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INDIANAPOLIS (WISH) — This week, central Indiana has had its warmest temperatures of 2023 so far.

While the summerlike heat is welcome for many, it is a good reminder to be mindful of pets on our first big warm-up of the year. Afternoon temperatures from Wednesday to Sunday will be in the upper 80s and low 90s.

Pavement temperatures will likely exceed 130 degrees on sunny to partly sunny afternoons.

Walking a dog on these hot afternoons could pose a risk to their paws. According to the American Kennel Club, dogs can show signs of heat stress through excess saliva, nausea and vomiting, limited movement, and uncontrolled panting.

Remember to keep pets hydrated on hot days, too.

As always, check the latest 8 Day Forecast forecast for central Indiana.

(WISH Image)

INDIANAPOLIS (WISH) — With the 107th running of the Indy 500 only days away, central Indiana has seen some crazy weather on past race days.

In 2004, multiple tornadoes occurred on the same day of the Indy 500 including one EF2 tornado that passed only six miles south of the track. The warmest race on record belongs to the 1937 Indy 500 which had a high temperature of 92 degrees.

In terms of averages, the first 106 runnings of the Indy 500 had a normal high temperature of 78 degrees and a normal low temperature of 57 degrees. Only 29 percent of race days had measurable precipitation at the Indianapolis International Airport not too far away.

This year’s running of the 107th Indy 500 is looking quiet weather-wise. You can always check the latest forecast here.

Recent coverage

INDIANAPOLIS (WISH) — It is that time of the year when hurricane season is set to begin.

NOAA has released its 2023 Atlantic hurricane season outlook ahead of the official start to the hurricane season June 1.

A near normal season is in the forecast with 12 to 17 named storms expected. Of those 12 to 17 storms, 5 to 9 storms are forecasted to be hurricanes.

This forecast is driven by the transition to an El Niño setup. Its counterpart, La Niña, has been in place the last few years which tends to increase hurricane activity.

During El Niño years, wind shear tends to be stronger for spots in the Caribbean. Stronger wind shear can deter tropical activity with an unfavorable environment for storms to grow. However, sea surface temperatures are already running well above average as we enter these hurricane months.

In early May, the National Hurricane Center determined a sub-tropical storm formed in January in the open Atlantic upon reanalysis. Technically, this means the tropical storm count is at one despite this storm not being named at the time.

Hurricane season runs from June 1 to November 30.

HAGATNA, Guam (AP) — Powerful Typhoon Mawar smashed the U.S. territory of Guam and continued lashing the Pacific island with high winds and heavy rain Thursday, knocking down trees, walls and power lines and creating a powerful storm surge that threatened to wash out low-lying areas.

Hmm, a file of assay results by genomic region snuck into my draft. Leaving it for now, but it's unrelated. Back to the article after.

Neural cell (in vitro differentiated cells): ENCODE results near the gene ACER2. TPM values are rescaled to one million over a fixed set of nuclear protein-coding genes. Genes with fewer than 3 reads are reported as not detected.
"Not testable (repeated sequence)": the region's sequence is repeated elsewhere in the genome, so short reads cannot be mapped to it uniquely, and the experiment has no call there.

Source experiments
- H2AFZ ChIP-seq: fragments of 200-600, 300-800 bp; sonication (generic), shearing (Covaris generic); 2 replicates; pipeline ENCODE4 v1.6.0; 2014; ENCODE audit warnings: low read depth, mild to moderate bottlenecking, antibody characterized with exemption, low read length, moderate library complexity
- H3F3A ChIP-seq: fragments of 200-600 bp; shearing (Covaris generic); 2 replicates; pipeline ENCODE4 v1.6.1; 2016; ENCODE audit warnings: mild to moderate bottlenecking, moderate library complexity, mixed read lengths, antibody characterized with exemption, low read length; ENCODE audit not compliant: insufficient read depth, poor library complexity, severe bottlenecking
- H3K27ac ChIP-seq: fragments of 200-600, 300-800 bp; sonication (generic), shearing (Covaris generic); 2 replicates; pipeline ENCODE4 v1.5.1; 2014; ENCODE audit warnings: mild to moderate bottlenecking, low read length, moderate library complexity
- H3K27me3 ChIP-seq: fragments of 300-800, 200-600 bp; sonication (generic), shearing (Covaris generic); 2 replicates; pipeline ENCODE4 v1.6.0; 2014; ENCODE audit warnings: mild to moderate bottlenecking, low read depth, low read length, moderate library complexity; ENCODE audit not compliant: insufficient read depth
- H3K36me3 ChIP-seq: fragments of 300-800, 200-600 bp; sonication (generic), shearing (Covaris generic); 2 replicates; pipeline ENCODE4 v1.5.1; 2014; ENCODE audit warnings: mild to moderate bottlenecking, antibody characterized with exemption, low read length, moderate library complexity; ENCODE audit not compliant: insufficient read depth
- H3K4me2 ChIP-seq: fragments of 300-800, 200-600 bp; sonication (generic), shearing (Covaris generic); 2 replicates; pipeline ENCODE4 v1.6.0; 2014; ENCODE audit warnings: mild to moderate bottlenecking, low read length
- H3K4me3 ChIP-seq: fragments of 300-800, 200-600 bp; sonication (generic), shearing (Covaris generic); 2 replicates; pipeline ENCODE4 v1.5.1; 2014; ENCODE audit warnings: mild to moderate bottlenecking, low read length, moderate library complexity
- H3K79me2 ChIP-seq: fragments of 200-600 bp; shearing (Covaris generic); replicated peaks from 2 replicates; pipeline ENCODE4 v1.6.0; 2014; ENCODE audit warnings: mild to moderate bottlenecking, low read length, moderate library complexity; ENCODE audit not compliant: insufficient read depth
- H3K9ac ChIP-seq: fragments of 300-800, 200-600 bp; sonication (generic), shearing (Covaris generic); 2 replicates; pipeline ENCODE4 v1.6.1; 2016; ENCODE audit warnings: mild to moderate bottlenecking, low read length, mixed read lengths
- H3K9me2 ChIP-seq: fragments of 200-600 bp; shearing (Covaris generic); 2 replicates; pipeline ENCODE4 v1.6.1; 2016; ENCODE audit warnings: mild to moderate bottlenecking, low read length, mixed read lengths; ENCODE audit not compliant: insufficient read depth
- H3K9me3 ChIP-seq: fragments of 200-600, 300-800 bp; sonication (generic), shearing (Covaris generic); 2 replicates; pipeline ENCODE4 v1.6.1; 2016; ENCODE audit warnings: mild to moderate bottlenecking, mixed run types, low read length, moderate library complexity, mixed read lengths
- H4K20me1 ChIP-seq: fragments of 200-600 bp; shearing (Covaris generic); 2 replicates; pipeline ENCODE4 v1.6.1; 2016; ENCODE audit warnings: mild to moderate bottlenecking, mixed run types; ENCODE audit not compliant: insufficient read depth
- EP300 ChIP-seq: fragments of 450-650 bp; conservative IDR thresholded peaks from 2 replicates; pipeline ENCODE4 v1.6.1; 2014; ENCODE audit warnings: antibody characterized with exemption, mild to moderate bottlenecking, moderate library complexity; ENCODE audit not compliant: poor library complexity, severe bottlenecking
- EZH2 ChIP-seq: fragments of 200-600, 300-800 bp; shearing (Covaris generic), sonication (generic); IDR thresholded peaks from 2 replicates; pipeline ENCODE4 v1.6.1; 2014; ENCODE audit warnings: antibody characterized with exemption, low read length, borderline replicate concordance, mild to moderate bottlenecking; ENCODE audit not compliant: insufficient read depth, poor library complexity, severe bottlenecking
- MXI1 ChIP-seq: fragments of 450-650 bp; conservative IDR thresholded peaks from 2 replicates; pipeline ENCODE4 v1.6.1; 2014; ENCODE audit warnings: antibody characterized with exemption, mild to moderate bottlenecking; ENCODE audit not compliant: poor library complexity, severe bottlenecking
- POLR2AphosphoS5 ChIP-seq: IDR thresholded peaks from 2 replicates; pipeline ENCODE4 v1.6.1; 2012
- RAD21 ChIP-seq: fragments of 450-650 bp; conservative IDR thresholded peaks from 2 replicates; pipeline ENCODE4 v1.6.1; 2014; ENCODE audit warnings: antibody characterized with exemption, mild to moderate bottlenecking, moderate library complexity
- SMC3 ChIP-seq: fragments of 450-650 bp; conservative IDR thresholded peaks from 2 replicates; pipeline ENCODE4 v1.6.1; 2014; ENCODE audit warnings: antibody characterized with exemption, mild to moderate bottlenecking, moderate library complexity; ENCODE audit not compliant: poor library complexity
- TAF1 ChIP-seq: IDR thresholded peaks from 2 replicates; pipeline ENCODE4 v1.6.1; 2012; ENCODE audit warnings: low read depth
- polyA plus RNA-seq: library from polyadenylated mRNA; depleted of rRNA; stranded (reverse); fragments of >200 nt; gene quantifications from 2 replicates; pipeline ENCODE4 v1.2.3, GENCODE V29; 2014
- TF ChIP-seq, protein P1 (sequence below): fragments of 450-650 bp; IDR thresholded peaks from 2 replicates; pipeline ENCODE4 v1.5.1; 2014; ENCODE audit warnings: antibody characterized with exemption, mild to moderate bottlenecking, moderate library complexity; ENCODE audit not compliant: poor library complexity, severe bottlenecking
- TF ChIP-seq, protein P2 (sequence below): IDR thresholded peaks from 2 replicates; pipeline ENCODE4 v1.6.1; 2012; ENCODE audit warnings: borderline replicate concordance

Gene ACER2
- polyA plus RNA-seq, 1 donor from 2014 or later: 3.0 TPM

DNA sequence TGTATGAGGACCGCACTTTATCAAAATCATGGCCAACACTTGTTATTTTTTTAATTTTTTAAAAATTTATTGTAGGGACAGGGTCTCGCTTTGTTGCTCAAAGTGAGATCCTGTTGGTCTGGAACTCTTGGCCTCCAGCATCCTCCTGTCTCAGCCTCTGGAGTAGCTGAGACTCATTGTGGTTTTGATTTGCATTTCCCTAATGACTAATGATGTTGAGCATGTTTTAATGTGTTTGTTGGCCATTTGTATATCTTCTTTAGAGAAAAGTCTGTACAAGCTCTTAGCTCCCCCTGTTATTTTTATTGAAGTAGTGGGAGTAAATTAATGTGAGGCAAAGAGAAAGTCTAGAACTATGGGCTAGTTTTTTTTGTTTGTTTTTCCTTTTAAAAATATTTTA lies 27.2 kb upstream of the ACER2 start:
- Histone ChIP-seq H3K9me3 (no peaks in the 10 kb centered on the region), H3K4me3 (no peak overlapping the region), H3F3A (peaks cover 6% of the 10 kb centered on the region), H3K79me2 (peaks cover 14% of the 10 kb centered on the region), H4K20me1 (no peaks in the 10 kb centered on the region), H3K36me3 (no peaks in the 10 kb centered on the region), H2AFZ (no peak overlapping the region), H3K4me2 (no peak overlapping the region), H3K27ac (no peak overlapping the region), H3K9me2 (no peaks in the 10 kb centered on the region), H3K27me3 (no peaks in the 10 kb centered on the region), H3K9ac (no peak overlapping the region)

The typhoon, the strongest to hit the territory of roughly 150,000 people since 2002, briefly made landfall Wednesday night as a Category 4 storm at Andersen Air Force Base on the northern tip of the island, according to National Weather Service meteorologist Patrick Doll.

The storm strengthened to 150 mph (241 kph) winds the following morning, regaining its status as a super typhoon, according to the weather service. Mawar was forecast to intensify further.

As it churned slowly over the island, the typhoon flipped cars and ripped branches from trees. At what felt like its peak intensity Wednesday night, the winds screeched and howled like jets flying overhead and rainwater rushed into some homes.

Videos posted on social media showed fallen trees, an overturned pickup truck, solar panels flying through the air, parts of a hotel’s exterior wall crumbling to the ground and exposing rebar, and storm surge and waves crashing through coastal reefs.

The early scope of the damage was difficult to ascertain, with power and internet failures making communication with the far-flung island difficult. The governor and lieutenant governor were making their way after daylight arrived to assess the damage, weather service meteorologist Landon Aydlett.

“It looks like toothpicks,” Aydlett said. “It looks like a scene from the movie ‘Twister,’ with things just thrashed apart. Lots of Guam is dealing with a major mess that’s going to take weeks to clean up.”

J. Asprer, a police officer in the Dededo precinct in northern Guam, said before dawn that he had not received any reports of injuries but several police cars and personal vehicles had been damaged by debris, and uprooted trees made some roads impassable. Most of the calls overnight came from worried people off-island who were unable to reach family members, Asprer said.

“We told them we’ll have to wait until the storm clears up a bit,” he said.

Ray Leon Guerrero, an assistant in the mayor’s office in Barrigada, a village of about 9,000 people in central Guam, stayed at the office overnight fielding calls from residents and heard objects slamming into the roof and outside walls constantly.

“Oh man. It was pretty noisy,” he said.

The slow-moving storm continued to batter the island early Thursday with maximum sustained winds of 140 mph (225 kph), and it was expected to intensify through Friday, the weather service said.

In a sign of how much help Guam might need, the Navy ordered the USS Nimitz aircraft carrier strike group to head to the island to assist in the recovery effort, according to a U.S. official. The Nimitz, along with the USS Bunker Hill, a cruiser, and the USS Wayne E. Meyer, a destroyer, were south of Japan and expected to arrive in Guam in three or four days, said the official, who spoke on condition of anonymity to discuss ship movements not yet made public.

The weather service said the storm made landfall at around 9 p.m. Wednesday in Guam, which is about 3,800 miles (6,115 kilometers) west of Hawaii and 1,600 miles (1,575 kilometers) east of the Manila, the capital of the Philippines.

“It was on land for about 30 to 35 minutes before it moved back offshore,” Doll said by phone from the weather service’s office in Tiyan, Guam.

Peak winds at the office reached 105 mph (169 kph), but the office later lost its wind sensors, Aydlett said. The building vibrated with a “constant, low rumbling,” and its doors and windows shook, he said.

By early Thursday, Mawar was centered 75 miles (121 kilometers) northwest of the island and 85 miles (137 kilometers) west of Rota, Guam’s neighbor to the north, moving west-northwest at 8 mph (13 kph).

Power was knocked out for the entire island of Rota, the Commonwealth Utilities Corp. said late Wednesday. Rota has about 2,500 residents, according to the U.S. Census Bureau.